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Brown pledges free personal care for those most in need


Prime Minister Gordon Brown has pledged universal personal care for those with the ‘highest needs’

Addressing the Labour Party Conference, Mr Brown announced that a ‘national care service’ would provide home care for those with the hightest need, regardless of personal circumstance. Under the current system, state assistance is not provided to anyone with over £23,500 in savings.

The national care service would be provided by the NHS and local authorities, and aims to help the most frail members of society, including the elderly.

Mr Brown told the coference that the aim was “to help the elderly to get the amenities to do what they want most to do: to receive care and to stay in their own homes as long as possible”.


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Readers' comments (3)

  • This is an interesting policy and one that offers hope and assistance to the most vulnerable in our society. It come at a time where consideration for our ageing population needs to of prime importance.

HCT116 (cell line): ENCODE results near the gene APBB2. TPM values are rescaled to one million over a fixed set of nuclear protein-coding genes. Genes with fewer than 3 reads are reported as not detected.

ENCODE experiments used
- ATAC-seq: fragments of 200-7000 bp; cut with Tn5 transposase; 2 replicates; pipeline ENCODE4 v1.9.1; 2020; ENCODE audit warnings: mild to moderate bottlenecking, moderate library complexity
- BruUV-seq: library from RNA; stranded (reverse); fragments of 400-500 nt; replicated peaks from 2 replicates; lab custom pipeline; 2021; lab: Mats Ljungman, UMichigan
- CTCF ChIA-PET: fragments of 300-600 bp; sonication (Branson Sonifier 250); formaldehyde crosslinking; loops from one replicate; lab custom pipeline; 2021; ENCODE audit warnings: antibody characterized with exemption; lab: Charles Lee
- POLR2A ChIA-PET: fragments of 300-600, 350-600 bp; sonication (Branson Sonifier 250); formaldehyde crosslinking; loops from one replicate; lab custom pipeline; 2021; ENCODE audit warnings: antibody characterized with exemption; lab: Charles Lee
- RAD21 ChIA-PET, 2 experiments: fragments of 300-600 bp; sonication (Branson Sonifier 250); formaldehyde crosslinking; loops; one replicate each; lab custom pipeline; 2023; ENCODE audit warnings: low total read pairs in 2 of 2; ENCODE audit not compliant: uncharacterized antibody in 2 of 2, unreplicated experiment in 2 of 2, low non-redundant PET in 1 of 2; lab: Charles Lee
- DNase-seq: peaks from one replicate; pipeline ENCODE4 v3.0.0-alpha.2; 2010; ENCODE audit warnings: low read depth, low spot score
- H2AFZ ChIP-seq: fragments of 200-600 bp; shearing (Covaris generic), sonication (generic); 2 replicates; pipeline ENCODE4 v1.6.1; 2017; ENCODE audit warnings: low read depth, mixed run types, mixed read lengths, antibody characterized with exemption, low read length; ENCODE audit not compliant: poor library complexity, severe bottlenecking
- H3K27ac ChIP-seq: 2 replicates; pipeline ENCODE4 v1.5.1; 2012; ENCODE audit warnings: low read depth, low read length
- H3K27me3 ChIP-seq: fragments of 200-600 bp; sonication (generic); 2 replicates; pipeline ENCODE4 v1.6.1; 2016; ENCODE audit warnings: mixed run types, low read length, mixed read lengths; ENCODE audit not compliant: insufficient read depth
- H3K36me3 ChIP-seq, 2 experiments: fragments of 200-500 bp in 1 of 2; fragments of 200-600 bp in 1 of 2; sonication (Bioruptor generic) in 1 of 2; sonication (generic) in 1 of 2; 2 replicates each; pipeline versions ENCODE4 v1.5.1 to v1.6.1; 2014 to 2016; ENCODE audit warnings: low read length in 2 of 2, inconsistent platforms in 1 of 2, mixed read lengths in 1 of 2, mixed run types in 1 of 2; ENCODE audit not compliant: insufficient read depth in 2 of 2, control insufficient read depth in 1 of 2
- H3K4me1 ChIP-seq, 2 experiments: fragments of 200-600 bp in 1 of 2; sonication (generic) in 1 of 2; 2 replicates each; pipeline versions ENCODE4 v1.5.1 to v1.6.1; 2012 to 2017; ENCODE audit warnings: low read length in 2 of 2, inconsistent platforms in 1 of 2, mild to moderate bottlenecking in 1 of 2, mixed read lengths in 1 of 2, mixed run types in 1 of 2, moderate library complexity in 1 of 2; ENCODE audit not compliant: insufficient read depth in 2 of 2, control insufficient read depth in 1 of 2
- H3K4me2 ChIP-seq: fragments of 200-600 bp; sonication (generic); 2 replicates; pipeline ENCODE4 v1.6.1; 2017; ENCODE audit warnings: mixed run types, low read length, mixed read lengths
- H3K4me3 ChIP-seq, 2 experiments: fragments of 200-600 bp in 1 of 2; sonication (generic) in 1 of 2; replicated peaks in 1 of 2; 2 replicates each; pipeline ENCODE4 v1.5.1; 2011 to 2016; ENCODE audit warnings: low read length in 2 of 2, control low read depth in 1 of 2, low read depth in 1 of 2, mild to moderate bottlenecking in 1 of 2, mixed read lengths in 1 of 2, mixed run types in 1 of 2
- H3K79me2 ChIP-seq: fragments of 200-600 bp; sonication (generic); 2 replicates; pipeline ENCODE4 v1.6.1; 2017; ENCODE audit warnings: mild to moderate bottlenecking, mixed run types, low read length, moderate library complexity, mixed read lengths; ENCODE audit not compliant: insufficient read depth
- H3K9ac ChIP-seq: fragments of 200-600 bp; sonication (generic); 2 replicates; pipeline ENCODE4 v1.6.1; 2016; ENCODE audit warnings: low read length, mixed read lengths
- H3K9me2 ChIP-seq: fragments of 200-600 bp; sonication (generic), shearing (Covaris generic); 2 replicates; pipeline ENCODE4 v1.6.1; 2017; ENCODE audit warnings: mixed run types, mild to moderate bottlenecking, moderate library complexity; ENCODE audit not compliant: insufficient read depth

James Sen

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  • In principle I see this as a very positive move although I am concerned at the use of the term 'national'. Such resources should be primarily directed towards the most vulnerable in society rather than lead to expectations - like the NHS of free care for all. This is not reasonable or even financially viable as the number of frail elderly in society increase significantly. Those who are in need of care, should be afforded respectful and approapriate care regardless of their ability to pay. If this proposal is progressed, this resource must not be seen as inferior to paid care. The 20th century saw the closure of the workhouses. We must not return to a similar pattern of social care.

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  • It all sounds very nice, but at the moment, the NHS isn't even properly resourced to provide short-term care for dying patients who wish to remain at home, so how exactly are they going to resource providing free long term care?

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